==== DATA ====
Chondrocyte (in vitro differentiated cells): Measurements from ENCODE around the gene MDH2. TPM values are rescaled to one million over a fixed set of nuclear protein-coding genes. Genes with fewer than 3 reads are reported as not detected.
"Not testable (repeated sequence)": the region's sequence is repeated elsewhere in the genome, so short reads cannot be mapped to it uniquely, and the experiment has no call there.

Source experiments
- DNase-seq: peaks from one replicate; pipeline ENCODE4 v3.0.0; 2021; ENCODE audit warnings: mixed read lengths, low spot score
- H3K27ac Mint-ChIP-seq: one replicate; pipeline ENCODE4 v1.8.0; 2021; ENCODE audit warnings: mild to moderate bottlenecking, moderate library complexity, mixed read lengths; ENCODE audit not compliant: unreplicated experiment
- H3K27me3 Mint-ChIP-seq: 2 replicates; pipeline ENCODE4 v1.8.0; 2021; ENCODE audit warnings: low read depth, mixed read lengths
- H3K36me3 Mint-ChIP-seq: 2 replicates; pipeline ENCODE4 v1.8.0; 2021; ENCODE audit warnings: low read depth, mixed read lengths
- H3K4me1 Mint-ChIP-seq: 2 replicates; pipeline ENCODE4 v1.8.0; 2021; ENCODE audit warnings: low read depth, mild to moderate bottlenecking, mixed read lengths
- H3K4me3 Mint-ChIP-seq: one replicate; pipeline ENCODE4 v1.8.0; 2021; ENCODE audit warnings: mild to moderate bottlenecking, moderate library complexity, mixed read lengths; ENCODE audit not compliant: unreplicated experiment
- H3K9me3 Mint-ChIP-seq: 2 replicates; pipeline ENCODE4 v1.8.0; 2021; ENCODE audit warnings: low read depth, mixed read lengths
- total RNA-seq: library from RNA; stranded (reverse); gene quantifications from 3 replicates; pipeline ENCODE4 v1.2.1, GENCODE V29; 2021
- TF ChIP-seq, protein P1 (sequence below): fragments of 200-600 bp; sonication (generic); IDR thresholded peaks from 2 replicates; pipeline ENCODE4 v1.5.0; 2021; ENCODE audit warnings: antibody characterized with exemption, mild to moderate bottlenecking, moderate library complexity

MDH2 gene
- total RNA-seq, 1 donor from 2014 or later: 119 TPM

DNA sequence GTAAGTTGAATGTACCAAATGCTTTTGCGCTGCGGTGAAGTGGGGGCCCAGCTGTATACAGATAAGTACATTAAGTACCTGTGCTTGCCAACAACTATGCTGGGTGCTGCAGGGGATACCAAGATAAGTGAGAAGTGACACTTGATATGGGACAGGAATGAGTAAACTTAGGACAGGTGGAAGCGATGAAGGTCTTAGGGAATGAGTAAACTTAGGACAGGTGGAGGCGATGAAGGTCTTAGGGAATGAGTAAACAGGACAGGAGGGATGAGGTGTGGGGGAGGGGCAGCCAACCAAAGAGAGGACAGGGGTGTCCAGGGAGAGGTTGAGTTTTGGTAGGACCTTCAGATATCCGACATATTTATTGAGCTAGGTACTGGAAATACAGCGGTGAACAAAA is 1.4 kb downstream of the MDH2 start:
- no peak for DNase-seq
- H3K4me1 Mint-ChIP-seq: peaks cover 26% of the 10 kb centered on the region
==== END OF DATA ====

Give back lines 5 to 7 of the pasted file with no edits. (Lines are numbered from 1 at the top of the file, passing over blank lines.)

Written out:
- H3K27ac Mint-ChIP-seq: one replicate; pipeline ENCODE4 v1.8.0; 2021; ENCODE audit warnings: mild to moderate bottlenecking, moderate library complexity, mixed read lengths; ENCODE audit not compliant: unreplicated experiment
- H3K27me3 Mint-ChIP-seq: 2 replicates; pipeline ENCODE4 v1.8.0; 2021; ENCODE audit warnings: low read depth, mixed read lengths
- H3K36me3 Mint-ChIP-seq: 2 replicates; pipeline ENCODE4 v1.8.0; 2021; ENCODE audit warnings: low read depth, mixed read lengths